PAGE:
What Sports Illustrated Got Wrong about Coach Kennedy

June 24, 2022
Fli Insider | Sports Illustrated

by Alyssa Walkup & Jorge Gomez • 8 min read

Sports Illustrated recently published an article putting a spotlight on First Liberty’s client, Coach Joe Kennedy, the high school football coach who was fired because he kneeled for a brief, private prayer at the 50-yard line. The U.S. Supreme Court is expected to rule on his case soon.

Sports Illustrated wrote a lengthy piece, but it missed several critical facts in Coach Kennedy’s story. Additionally, it did not paint an accurate picture of the impact this case could have on religious freedom in America.

Faith: An Enemy of the American Experience?

From the outset, the title is misleading: When Faith and Football Teamed up Against American Democracy. It implies that faith is antithetical to American democracy. That’s simply not true.

Faith is—and has always been—at the center of our country. We see this in the first settlers who came to the New World seeking religious liberty. We see it in the Founders, who ensured that religious freedom was among the inalienable rights listed in the Constitution. The right to freely live out our faith is a defining part of America and why freedom has been able to flourish for nearly 250 years.

The author goes on to claim: “The expected result is a win for the coach—and the further erosion of the separation of church and state.”

The phrase “separation of church and state” has long been wildly distorted by those who want to scrub all religious expression from the public eye. As used in the article, it suggests that religion and the state should never mix.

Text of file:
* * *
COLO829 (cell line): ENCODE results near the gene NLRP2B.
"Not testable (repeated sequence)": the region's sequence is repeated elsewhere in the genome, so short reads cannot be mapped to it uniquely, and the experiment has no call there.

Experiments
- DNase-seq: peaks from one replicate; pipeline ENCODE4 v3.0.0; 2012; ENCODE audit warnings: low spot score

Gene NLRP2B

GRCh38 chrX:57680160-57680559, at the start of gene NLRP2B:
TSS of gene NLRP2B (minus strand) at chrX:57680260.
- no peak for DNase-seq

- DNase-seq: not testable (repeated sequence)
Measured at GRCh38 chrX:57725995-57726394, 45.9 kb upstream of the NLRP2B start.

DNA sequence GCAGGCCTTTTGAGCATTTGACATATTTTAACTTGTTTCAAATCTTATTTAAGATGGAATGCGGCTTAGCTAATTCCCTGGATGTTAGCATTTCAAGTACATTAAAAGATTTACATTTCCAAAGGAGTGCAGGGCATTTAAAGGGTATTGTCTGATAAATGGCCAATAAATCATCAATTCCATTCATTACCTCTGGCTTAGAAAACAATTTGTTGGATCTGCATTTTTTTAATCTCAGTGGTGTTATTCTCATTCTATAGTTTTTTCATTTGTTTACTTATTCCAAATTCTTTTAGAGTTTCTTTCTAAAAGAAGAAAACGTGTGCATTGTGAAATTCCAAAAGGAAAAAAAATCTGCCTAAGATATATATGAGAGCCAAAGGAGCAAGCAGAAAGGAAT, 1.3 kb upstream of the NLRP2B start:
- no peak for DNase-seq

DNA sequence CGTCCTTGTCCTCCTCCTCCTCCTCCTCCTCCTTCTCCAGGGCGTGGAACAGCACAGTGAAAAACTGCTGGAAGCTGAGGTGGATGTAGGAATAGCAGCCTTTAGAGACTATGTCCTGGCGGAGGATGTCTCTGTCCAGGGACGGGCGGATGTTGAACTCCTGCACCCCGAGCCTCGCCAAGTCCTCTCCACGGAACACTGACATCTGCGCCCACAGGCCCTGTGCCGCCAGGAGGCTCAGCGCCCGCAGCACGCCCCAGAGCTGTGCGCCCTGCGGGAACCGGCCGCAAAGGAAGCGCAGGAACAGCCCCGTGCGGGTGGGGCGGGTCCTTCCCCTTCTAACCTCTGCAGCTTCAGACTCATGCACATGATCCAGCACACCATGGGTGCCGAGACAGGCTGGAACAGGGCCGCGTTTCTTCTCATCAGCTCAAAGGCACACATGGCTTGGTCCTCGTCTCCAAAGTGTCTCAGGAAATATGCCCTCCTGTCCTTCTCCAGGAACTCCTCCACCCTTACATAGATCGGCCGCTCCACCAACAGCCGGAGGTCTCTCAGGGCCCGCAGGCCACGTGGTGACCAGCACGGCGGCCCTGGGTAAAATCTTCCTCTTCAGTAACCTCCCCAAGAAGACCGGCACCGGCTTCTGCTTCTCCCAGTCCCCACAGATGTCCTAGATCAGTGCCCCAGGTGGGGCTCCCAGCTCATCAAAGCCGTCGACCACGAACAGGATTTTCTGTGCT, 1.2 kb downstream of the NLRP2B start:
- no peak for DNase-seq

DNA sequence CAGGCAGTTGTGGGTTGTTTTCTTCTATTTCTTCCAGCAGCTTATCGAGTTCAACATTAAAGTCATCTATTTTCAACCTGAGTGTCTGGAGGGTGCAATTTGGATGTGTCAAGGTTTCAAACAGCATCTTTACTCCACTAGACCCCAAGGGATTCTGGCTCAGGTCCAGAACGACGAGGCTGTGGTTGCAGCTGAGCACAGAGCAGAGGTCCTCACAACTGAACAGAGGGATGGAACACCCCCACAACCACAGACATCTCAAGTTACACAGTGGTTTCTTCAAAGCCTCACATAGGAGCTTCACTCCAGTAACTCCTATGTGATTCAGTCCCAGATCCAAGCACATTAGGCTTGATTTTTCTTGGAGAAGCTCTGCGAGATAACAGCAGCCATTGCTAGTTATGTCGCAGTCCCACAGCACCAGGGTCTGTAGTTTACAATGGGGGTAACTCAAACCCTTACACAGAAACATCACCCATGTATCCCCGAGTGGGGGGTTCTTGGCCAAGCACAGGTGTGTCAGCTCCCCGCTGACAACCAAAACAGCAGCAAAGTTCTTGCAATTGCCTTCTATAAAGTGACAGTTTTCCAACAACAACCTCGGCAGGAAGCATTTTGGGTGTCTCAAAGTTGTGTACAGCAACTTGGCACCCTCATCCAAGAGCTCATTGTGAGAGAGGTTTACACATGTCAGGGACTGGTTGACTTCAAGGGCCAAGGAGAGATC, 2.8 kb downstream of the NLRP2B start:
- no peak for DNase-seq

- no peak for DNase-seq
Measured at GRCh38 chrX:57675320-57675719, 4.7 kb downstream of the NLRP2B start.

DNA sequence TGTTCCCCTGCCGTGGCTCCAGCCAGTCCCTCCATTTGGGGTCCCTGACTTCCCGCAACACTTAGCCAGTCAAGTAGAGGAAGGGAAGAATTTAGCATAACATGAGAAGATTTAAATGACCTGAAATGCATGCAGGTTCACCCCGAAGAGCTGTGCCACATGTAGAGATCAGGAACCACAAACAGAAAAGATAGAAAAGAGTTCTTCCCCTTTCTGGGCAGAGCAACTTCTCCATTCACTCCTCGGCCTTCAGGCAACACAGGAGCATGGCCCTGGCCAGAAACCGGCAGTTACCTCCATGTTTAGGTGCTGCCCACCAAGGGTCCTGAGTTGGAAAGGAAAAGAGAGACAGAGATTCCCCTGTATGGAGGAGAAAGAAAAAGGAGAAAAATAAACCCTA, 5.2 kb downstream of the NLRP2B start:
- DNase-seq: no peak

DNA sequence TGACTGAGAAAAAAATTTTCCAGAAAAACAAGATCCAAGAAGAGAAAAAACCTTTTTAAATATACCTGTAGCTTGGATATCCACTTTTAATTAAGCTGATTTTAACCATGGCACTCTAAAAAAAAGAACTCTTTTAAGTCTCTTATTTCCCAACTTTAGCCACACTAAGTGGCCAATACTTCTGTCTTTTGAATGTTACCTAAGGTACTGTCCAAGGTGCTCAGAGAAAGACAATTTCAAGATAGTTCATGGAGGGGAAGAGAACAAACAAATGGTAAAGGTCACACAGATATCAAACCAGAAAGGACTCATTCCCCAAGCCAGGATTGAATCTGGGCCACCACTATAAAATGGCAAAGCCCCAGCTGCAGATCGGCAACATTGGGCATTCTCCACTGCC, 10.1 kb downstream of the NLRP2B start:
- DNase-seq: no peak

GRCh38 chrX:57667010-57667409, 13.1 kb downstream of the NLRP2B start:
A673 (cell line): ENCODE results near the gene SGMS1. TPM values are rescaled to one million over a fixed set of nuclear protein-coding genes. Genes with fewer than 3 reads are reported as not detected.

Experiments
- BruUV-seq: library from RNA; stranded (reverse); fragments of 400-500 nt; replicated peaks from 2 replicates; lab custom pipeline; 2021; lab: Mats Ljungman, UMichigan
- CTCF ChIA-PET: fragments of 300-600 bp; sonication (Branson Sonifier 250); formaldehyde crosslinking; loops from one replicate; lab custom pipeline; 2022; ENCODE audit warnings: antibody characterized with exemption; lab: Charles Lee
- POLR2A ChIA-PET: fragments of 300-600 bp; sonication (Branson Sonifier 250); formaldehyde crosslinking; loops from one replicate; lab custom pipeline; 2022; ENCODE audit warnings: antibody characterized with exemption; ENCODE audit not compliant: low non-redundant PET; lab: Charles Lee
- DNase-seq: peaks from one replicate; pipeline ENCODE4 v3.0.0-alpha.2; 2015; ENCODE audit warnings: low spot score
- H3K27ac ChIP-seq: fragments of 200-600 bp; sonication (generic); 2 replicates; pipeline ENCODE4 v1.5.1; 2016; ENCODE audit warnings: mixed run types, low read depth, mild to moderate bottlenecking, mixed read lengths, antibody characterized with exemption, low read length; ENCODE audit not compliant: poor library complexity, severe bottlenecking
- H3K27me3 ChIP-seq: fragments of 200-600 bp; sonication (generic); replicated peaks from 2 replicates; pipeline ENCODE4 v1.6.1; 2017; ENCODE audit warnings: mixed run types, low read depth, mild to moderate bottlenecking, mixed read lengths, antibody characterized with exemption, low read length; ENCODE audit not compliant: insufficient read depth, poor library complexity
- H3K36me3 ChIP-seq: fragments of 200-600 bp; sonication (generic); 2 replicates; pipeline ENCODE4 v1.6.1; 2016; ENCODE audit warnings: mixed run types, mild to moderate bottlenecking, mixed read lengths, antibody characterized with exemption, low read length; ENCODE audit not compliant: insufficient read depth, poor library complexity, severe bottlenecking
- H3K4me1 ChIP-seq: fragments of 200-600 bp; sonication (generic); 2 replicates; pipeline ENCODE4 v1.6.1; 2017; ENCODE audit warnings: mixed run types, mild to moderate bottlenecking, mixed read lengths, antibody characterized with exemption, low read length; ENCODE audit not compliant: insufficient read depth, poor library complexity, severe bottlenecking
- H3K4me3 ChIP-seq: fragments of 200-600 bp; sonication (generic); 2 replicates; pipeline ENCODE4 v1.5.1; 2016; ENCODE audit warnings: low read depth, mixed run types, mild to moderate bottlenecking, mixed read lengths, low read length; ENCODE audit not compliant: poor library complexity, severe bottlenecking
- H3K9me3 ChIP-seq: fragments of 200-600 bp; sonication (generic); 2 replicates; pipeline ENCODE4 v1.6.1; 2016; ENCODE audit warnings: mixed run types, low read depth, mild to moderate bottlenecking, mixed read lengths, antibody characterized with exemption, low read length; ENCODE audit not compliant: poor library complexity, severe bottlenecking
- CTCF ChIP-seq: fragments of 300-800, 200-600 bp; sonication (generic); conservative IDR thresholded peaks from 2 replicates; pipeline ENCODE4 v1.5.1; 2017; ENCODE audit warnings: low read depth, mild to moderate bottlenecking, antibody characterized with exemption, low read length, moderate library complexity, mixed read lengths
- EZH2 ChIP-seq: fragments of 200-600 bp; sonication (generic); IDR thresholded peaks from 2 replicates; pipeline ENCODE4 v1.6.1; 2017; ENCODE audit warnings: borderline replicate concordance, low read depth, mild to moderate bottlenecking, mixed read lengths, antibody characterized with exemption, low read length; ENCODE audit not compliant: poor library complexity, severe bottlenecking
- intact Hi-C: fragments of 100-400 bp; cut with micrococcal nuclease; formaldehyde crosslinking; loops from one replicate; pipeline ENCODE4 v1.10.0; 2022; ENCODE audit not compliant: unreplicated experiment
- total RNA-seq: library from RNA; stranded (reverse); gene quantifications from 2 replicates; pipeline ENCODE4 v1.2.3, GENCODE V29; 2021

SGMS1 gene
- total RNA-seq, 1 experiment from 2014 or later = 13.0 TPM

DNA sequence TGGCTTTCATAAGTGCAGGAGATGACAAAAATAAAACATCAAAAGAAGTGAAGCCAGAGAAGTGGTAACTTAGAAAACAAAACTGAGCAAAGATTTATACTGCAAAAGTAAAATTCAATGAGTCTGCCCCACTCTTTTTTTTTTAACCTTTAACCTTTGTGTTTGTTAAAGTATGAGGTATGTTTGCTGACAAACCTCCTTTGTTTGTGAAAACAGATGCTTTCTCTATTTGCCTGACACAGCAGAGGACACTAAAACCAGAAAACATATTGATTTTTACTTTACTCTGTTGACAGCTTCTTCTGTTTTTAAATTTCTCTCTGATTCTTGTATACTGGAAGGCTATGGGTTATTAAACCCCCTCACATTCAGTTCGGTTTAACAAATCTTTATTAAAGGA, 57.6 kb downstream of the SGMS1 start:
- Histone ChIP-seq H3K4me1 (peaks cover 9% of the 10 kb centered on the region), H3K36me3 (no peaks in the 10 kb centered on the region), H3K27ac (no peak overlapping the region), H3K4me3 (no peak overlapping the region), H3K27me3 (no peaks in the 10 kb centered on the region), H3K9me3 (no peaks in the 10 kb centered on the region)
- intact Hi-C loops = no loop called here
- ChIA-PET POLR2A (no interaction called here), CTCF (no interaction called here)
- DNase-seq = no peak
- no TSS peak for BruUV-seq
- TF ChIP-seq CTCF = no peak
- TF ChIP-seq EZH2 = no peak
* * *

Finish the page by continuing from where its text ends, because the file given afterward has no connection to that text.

But this phrase does not mean religious exercise or prayer should never occur on government property.

Recall one important fact: The words “separation of church and state” do not appear in the text of the Constitution. This phrase came from a letter President Thomas Jefferson wrote to the Danbury Baptists, a religious group in Connecticut concerned with their state government’s weak religious liberty protections. When read in context, Jefferson is saying that the “wall” is to keep government out of interfering with religious free exercise—contrary to how the phrase is misused today.

Consider this too: President Jefferson attended religious services in the U.S. Capitol featuring the preaching of Baptist minister John Leland two days after finishing his famous “wall of separation” letter. He also permitted public property to be used for religious services.

This historical context matters a great deal when discussing Coach Kennedy’s case. Contrary to the article’s claim, a win for Coach Kennedy would not result in the “further erosion” of the separation of church and state. A victory for him could help affirm the original intent of the Constitution regarding religious expression on public property.

Public employers, especially within school districts, often misunderstand their obligations under the First Amendment’s religion clauses. With Coach Kennedy’s case, First Liberty has asked the Supreme Court to clarify the relationship between the Free Exercise Clause and the Establishment Clause.

A ruling in his favor could help clarify that government does not need to show hostility toward religion. It does not need to fire public employees for living out their faith. This is a more accurate interpretation of the Constitution, one that’s consistent with our history and traditions.

20 Years of Military Service Ignored